Friday, September 28

youtube, free speach and the tyrany of private public spaces, v2

"Youtube. This account is suspended."

This is a story we're starting to see time and time again. Youtube deleting user accounts completely without any due cause being given to the owner of the account. Traditional media companies abusing the DMCA to silence critics.

It's an issue I've written about before.

As covered on newteevee Pubdef.net "an online destination for video reports from St. Louis and the state of Missouri published by Anotonio D. French, a newspaper reporter who was frustrated with local news coverage" had his entire youtube account deleted on accusations that one of his videos violated Channel 5 St. Louis' copyright.

The video (embeded below) was critical of Channel 5's unsubstantiated claims that an local alderman took bribes in a realestate swindle. Was it fair use or copyright infringement? View it below and be your own judge.



Pubdef has re-hosted the video on his own site. Of course the majority of the other 200+ videos are gone. You can read his original post over on pubdef.net.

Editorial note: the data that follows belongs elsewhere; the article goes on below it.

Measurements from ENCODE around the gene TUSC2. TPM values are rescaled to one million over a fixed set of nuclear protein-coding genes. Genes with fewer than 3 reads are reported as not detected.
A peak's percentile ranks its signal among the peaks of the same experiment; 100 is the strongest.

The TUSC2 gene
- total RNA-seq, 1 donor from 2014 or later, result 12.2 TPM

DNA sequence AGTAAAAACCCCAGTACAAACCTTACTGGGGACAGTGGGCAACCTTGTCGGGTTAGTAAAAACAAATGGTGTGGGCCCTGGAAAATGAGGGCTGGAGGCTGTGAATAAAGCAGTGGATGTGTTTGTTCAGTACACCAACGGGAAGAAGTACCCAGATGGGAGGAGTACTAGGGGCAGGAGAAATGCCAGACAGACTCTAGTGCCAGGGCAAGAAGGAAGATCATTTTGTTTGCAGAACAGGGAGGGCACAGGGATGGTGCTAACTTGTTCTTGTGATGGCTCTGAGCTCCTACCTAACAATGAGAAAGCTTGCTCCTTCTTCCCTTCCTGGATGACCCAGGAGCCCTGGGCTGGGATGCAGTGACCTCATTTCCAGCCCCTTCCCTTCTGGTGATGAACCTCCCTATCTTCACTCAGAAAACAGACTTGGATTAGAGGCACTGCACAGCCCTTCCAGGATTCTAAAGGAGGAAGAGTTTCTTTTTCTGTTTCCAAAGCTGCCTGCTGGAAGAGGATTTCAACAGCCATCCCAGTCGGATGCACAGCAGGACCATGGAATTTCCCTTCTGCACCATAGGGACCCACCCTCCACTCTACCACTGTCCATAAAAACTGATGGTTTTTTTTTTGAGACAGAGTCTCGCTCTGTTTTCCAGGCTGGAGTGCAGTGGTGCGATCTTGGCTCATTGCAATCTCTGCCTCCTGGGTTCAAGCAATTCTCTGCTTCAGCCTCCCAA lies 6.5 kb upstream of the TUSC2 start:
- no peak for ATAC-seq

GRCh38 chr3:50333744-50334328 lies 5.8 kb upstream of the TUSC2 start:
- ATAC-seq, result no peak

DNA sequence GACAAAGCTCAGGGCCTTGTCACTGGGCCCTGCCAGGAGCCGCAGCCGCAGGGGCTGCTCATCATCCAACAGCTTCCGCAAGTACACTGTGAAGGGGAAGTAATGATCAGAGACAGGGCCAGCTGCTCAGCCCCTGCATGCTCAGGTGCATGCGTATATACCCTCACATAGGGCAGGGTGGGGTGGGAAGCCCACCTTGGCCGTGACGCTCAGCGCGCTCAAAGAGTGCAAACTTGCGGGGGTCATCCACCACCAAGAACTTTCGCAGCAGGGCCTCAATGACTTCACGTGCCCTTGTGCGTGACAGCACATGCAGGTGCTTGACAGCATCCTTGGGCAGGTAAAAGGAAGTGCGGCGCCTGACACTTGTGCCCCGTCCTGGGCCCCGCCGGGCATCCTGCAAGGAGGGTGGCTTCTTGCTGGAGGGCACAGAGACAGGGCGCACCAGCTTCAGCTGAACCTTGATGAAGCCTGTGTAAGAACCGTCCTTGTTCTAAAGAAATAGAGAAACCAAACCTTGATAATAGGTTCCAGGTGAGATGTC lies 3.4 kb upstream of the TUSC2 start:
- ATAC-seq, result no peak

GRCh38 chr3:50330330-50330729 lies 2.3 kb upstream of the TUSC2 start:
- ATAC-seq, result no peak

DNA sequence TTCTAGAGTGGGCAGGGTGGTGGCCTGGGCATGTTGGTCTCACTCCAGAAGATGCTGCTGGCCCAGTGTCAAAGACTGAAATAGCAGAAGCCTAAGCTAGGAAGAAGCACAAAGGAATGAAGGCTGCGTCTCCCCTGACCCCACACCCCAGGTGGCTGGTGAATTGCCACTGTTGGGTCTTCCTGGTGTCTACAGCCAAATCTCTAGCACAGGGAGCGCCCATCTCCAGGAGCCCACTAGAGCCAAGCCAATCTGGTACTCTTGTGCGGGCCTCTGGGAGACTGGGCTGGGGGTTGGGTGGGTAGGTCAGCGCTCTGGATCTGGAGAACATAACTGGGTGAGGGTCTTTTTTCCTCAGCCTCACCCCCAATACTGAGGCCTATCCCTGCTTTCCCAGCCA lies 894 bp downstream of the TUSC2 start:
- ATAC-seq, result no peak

What disturbs me most about this is it's hard to feel sorry for the guy and his readers when he apparently has gone right back to hosting his videos on youtube under the the new userneame PubDefTV. Dude! Move to a reputeable host like blip.tv!

2 comments:

Jonathan Bailey said...

First off, fair use issues are difficult to resolve and, before you hear what a judge has to say, there's no actual answer to the question. It would seem to be likely fair use from watching the video, but that's as close as anyone without a long black robe can get to the question.

It is frustrating that the entire account was cut. However, the question there is whether or not he was a repeat infringer. The DMCA requires the banning of repeat infringers and, in that case, it would have happened no matter what American Host he went to.

What needs to happen is there has to be sharper penalties for those who abuse the DMCA to silence critics. That will require some work on the law itself, but I don't see why it can't be done.

If lawmakers are willing to make a move that is...

Antonio D. French said...

Thanks for the coverage of our ongoing issues with YouTube and KSDK here in St. Louis. We actually had 500+ videos taken offline, representing nearly two years of work. We're still hoping to get them back online soon.

Antonio French
Editor, PubDef.net